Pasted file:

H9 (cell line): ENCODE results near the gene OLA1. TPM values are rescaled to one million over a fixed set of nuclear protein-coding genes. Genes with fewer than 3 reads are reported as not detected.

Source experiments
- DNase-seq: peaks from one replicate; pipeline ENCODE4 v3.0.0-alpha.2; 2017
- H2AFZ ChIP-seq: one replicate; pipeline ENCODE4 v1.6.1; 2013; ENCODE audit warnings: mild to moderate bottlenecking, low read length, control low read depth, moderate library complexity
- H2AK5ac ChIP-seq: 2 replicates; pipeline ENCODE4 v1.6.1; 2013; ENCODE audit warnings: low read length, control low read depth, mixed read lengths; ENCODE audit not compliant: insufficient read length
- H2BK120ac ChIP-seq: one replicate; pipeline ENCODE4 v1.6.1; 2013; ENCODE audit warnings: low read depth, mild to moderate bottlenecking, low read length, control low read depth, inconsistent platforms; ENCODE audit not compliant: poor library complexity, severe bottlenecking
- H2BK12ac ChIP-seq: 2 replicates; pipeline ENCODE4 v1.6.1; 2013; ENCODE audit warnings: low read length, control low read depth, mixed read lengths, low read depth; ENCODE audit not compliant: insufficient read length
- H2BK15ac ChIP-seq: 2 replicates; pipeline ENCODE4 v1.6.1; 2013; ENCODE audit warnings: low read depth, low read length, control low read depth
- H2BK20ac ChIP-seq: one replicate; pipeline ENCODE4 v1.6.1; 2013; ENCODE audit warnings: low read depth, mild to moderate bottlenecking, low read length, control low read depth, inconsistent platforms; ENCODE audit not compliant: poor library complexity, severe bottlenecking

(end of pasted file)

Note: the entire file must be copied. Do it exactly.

H9 (cell line): ENCODE results near the gene OLA1. TPM values are rescaled to one million over a fixed set of nuclear protein-coding genes. Genes with fewer than 3 reads are reported as not detected.

Source experiments
- DNase-seq: peaks from one replicate; pipeline ENCODE4 v3.0.0-alpha.2; 2017
- H2AFZ ChIP-seq: one replicate; pipeline ENCODE4 v1.6.1; 2013; ENCODE audit warnings: mild to moderate bottlenecking, low read length, control low read depth, moderate library complexity
- H2AK5ac ChIP-seq: 2 replicates; pipeline ENCODE4 v1.6.1; 2013; ENCODE audit warnings: low read length, control low read depth, mixed read lengths; ENCODE audit not compliant: insufficient read length
- H2BK120ac ChIP-seq: one replicate; pipeline ENCODE4 v1.6.1; 2013; ENCODE audit warnings: low read depth, mild to moderate bottlenecking, low read length, control low read depth, inconsistent platforms; ENCODE audit not compliant: poor library complexity, severe bottlenecking
- H2BK12ac ChIP-seq: 2 replicates; pipeline ENCODE4 v1.6.1; 2013; ENCODE audit warnings: low read length, control low read depth, mixed read lengths, low read depth; ENCODE audit not compliant: insufficient read length
- H2BK15ac ChIP-seq: 2 replicates; pipeline ENCODE4 v1.6.1; 2013; ENCODE audit warnings: low read depth, low read length, control low read depth
- H2BK20ac ChIP-seq: one replicate; pipeline ENCODE4 v1.6.1; 2013; ENCODE audit warnings: low read depth, mild to moderate bottlenecking, low read length, control low read depth, inconsistent platforms; ENCODE audit not compliant: poor library complexity, severe bottlenecking